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The Question & Answer (Q&A) Knowledge Managenet

The Internet has many places to ask questions about anything imaginable and find past answers on almost everything.

Table of Contents

- What is derivative distance?
- What is first derivative used for?
- Is time a distance?
- Why is the derivative important?
- Are Derivatives Good or bad?
- Are derivatives riskier than stocks?
- What is a future derivative?
- How do derivatives distribute risk?
- What is difference between derivatives and equity?
- Are swaps derivatives?
- What is F and O Trading?
- What is difference between future and equity?
- What is F&0?
- Is Future Trading Safe?

In the discussion of the applications of the derivative, note that the derivative of a distance function represents instantaneous velocity and that the derivative of the velocity function represents instantaneous acceleration at a particular time.

The first derivative of a function is an expression which tells us the slope of a tangent line to the curve at any instant. Because of this definition, the first derivative of a function tells us much about the function. If is positive, then must be increasing.

Time = Distance / Speed. Distance = Speed x Time.

The derivative has many important applications both from elementary calculus, to multivariate calculus, and far beyond. The derivative does explain the instantaneous rate of change, but further derivatives can tell the acceleration amongst other things.

The widespread trading of these instruments is both good and bad because although derivatives can mitigate portfolio risk, institutions that are highly leveraged can suffer huge losses if their positions move against them.

The derivatives derive their value from the underlying stocks. Derivatives are complex in nature and are generally considered riskier for retail investors as trading here is done by anticipating the price of the security. Since, anticipating the price is difficult, the risk involved is also higher.

Futures are derivative financial contracts that obligate the parties to transact an asset at a predetermined future date and price. Futures contracts detail the quantity of the underlying asset and are standardized to facilitate trading on a futures exchange. Futures can be used for hedging or trade speculation.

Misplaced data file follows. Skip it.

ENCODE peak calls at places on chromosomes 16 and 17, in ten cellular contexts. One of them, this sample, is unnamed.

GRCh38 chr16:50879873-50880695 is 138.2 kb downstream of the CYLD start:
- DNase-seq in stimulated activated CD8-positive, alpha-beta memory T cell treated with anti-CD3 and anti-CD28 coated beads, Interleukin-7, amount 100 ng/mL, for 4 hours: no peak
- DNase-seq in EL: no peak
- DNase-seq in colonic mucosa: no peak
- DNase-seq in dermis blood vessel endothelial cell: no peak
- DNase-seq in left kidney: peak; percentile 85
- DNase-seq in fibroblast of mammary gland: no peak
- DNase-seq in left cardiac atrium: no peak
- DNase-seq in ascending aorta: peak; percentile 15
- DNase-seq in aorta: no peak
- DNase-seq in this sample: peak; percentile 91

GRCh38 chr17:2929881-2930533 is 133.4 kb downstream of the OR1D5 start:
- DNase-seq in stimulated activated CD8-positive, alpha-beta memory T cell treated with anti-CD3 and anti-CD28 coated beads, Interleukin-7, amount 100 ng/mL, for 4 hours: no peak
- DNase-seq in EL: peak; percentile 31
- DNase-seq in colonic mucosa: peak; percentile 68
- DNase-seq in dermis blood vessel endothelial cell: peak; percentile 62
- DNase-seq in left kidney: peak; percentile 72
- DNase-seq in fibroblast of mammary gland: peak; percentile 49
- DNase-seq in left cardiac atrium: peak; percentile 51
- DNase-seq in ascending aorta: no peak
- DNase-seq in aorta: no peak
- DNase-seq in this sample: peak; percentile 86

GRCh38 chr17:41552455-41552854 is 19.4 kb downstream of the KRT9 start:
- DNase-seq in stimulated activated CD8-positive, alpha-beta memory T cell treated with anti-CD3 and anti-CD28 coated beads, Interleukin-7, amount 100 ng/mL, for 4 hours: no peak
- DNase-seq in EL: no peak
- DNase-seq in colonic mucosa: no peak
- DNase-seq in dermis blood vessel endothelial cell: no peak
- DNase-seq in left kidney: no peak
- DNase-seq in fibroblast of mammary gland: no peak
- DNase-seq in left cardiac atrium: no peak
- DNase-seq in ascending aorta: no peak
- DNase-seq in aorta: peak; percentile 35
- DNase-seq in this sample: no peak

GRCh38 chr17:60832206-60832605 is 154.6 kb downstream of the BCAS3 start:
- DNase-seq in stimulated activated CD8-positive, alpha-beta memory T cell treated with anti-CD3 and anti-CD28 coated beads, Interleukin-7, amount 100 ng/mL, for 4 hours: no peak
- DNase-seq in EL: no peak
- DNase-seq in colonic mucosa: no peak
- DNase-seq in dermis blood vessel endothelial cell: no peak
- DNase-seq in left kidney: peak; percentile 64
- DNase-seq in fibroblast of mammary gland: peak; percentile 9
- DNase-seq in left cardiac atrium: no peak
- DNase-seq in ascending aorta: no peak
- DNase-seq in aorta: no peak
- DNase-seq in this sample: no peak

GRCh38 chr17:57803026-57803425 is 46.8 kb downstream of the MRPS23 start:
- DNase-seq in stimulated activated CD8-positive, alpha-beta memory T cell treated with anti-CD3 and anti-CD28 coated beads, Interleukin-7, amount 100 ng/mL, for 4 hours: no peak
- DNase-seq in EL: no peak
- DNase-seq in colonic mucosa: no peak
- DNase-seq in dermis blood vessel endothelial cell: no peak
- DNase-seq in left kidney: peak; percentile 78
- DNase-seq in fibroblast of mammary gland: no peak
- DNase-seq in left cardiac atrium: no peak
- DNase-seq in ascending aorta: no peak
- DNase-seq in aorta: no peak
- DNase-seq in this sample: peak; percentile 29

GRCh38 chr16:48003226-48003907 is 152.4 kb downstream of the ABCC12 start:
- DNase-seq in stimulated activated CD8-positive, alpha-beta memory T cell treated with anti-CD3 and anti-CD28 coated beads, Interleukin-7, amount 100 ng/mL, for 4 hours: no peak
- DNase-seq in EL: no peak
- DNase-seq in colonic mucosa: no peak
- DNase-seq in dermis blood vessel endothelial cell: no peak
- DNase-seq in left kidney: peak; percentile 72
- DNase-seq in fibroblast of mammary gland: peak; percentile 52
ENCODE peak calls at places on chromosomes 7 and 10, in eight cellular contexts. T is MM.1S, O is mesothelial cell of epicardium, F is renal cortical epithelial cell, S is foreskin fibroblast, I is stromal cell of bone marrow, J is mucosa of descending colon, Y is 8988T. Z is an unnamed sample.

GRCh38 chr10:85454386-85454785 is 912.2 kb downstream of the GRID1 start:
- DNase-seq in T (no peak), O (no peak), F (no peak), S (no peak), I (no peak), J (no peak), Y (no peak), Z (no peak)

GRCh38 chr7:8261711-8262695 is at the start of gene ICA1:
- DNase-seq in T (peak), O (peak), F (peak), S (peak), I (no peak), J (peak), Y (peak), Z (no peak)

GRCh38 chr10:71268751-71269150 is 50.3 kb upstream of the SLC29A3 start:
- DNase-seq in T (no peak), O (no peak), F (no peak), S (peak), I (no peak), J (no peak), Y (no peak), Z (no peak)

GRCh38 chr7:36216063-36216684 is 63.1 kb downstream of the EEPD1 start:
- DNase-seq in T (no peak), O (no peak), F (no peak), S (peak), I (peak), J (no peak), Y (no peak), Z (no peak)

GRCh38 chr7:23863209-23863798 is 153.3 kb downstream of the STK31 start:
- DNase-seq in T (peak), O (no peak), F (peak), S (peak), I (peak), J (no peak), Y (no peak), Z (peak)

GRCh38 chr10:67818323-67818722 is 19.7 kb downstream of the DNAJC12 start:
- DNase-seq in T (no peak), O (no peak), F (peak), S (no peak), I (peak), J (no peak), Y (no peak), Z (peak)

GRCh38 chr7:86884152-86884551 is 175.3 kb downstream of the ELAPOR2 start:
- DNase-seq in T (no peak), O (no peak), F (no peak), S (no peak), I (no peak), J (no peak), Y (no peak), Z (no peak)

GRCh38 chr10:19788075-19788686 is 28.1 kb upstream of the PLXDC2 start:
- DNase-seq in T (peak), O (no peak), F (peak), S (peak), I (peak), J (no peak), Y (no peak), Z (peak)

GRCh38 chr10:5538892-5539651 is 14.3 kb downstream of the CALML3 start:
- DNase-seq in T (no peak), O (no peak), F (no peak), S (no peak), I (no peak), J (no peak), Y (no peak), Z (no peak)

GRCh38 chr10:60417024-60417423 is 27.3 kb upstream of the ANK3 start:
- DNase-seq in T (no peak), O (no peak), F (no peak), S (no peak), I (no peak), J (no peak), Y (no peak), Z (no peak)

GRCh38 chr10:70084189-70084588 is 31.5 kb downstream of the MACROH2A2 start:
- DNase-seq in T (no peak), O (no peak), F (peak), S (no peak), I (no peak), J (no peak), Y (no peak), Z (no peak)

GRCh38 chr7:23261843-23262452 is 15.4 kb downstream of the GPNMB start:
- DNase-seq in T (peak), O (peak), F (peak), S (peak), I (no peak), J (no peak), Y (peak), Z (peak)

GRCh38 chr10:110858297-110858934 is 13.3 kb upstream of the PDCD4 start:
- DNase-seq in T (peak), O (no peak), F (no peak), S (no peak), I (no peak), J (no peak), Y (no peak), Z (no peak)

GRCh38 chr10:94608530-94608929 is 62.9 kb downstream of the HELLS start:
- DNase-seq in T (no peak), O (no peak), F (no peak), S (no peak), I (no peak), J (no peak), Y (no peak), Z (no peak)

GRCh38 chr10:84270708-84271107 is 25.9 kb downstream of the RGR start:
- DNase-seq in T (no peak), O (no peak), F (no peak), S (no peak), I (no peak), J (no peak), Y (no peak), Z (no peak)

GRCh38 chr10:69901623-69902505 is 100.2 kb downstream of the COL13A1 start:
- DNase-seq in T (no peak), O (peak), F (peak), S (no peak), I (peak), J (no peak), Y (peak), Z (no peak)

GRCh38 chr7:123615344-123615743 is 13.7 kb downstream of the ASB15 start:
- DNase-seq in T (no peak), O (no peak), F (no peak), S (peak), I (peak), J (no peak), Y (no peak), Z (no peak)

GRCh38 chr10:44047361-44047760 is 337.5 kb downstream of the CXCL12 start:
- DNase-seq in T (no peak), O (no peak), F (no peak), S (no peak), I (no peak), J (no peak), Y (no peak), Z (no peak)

Derivatives are contracts that allow businesses, investors, and municipalities to transfer risks and rewards associated with commercial or financial outcomes to other parties. Holding a derivative contract can reduce the risk of bad harvests, adverse market fluctuations, or negative events, like a bond default.

Equity is the difference between the value of the assets and the value of the liabilities of something like car or stock in company owned. Derivatives are financial contracts that derive their value from causal asset. These could be stocks, indices, commodities, currencies, exchange rates, or the rate of interest.

A swap is a derivative contract through which two parties exchange the cash flows or liabilities from two different financial instruments. Most swaps involve cash flows based on a notional principal amount such as a loan or bond, although the instrument can be almost anything.

A futures contract enables investors to buy or sale of a stock at a fixed price for delivery on a later date. Typically, in an F & O segment only the difference in buy or sell price is exchanged between buyers or sellers during a square of (purchase or sale of stocks and the reversal of the same for potential profit).

When you invest in equities, the number of shares offered by a company is finite, until they decide to sell more on the market. So, “buying and holding” is a common strategy for long-term equity investors. But with futures contracts, you agree to buy or sell a commodity at a future date.

F&O stands for Futures and Options. Futures and Options represent Derivatives of the stock market. These Derivatives are the financial instruments deriving their values from an underlying such as currency, gold, or the stocks of a company.

Like equity investments, they do carry more risk than guaranteed, fixed-income investments. However, the actual practice of trading futures is considered by many to be riskier than equity trading because of the leverage involved in futures trading.